When discussing the thematics of Steinbeck's novel, we would do well to first examine the title, which is an allusion to a line of Robert Burns, a Scottish poet: "The best laid schemes o' mice an' men gang aft aglay." Translated into modern English, the verse reads: "The best laid schemes of mice and men often go awry." This cynical statement is at the heart of the novel's action and serves as a foreshadowing prophecy of all that is to come. For, indeed, the novels two main characters do have a scheme, a specific dream of changing their current way of life in order to have their own place and work only for themselves. The tragedy, of course, lies in the fact that no matter how elaborately our heroes plan, regardless of how intensely they hope and dream, their plan does not find fulfillment.
This is a novel of defeated hope and the harsh reality of the American Dream. George and Lennie are poor homeless migrant workers, doomed to a life of wandering and toil in which they are never able to reap the fruits of their labor. Their desires may not seem so unfamiliar to any other American: a place of their own, the opportunity to work for themselves and harvest what they sow with no one to take anything from them or give them orders. George and Lennie desperately cling to the notion that they are different from other workers who drift from ranch to ranch because, unlike the others, they have a future and each other. But characters like Crooks and Curley's wife serve as reminders that George and Lennie are no different from anyone who wants something of his or her own.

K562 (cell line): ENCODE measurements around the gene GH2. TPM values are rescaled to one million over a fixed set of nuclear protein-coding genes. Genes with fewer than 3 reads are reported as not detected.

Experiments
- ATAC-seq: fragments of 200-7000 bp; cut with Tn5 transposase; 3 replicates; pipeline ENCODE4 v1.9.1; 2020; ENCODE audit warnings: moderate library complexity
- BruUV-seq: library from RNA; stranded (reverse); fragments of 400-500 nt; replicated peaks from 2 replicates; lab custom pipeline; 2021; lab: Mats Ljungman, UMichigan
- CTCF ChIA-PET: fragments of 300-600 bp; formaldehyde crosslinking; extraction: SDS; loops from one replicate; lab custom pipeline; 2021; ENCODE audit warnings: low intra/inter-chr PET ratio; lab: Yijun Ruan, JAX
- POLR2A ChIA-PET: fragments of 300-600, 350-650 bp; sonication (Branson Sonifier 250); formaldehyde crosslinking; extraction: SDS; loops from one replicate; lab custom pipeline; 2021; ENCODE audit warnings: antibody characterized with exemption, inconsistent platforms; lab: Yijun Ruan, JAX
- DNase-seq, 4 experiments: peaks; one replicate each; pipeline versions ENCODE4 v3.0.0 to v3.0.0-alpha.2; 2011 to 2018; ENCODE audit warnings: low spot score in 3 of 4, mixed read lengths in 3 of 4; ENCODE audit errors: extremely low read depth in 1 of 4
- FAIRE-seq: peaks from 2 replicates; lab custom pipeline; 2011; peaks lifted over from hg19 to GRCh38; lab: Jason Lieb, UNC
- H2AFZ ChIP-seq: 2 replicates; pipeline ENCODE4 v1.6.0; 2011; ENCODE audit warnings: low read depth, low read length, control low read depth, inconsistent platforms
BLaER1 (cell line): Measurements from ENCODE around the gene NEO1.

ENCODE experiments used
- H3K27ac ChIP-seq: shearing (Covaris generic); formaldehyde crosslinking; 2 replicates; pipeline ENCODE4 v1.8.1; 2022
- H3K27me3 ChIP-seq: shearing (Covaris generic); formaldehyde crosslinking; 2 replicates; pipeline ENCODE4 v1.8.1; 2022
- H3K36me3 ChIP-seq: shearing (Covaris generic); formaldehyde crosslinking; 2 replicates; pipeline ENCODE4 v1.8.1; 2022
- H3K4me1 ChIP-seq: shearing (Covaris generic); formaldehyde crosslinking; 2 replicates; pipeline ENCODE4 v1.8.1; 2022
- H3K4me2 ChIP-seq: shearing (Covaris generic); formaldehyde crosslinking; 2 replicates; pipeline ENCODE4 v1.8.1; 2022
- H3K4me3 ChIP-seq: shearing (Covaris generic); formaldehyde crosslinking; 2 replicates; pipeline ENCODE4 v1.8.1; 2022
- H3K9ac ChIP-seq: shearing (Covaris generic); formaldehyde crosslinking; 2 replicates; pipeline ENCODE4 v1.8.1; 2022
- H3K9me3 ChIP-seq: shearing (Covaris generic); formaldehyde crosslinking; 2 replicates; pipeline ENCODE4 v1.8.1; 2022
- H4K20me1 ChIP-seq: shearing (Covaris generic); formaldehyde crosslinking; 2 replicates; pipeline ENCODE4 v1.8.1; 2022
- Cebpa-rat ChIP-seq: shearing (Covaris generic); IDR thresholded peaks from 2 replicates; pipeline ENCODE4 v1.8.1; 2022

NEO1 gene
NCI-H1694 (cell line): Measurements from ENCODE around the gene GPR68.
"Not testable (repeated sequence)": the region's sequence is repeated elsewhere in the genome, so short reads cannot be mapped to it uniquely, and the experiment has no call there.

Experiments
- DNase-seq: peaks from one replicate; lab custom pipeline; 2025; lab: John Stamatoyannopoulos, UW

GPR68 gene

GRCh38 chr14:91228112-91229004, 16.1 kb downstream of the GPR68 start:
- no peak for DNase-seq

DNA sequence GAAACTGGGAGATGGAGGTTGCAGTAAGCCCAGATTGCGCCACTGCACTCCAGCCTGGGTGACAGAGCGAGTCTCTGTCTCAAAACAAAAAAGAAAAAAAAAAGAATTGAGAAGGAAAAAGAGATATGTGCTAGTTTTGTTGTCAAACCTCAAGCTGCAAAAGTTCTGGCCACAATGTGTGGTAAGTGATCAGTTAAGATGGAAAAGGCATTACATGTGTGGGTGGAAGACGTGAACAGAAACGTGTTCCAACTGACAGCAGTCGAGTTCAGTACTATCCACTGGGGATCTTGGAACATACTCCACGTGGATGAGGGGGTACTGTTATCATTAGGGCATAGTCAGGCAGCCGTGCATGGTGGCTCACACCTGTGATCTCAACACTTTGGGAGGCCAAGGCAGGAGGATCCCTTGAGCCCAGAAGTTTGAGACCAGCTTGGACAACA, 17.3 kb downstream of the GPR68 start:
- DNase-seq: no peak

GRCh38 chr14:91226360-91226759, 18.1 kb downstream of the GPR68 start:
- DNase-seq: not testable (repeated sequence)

All the characters (all the ones that Steinbeck has developed, at least) wish to change their lives in some fashion, but none are capable of doing so; they all have dreams, and it is only the dream that varies from person to person. Curley's wife has already had her dream of being an actress pass her by and now must live a life of empty hope. Crooks' situation hints at a much deeper oppression than that of the white worker in America-the oppression of the black people. Through Crooks, Steinbeck exposes the bitterness, the anger, and the helplessness of the black American who struggles to be recognized as a human being, let alone have a place of his own.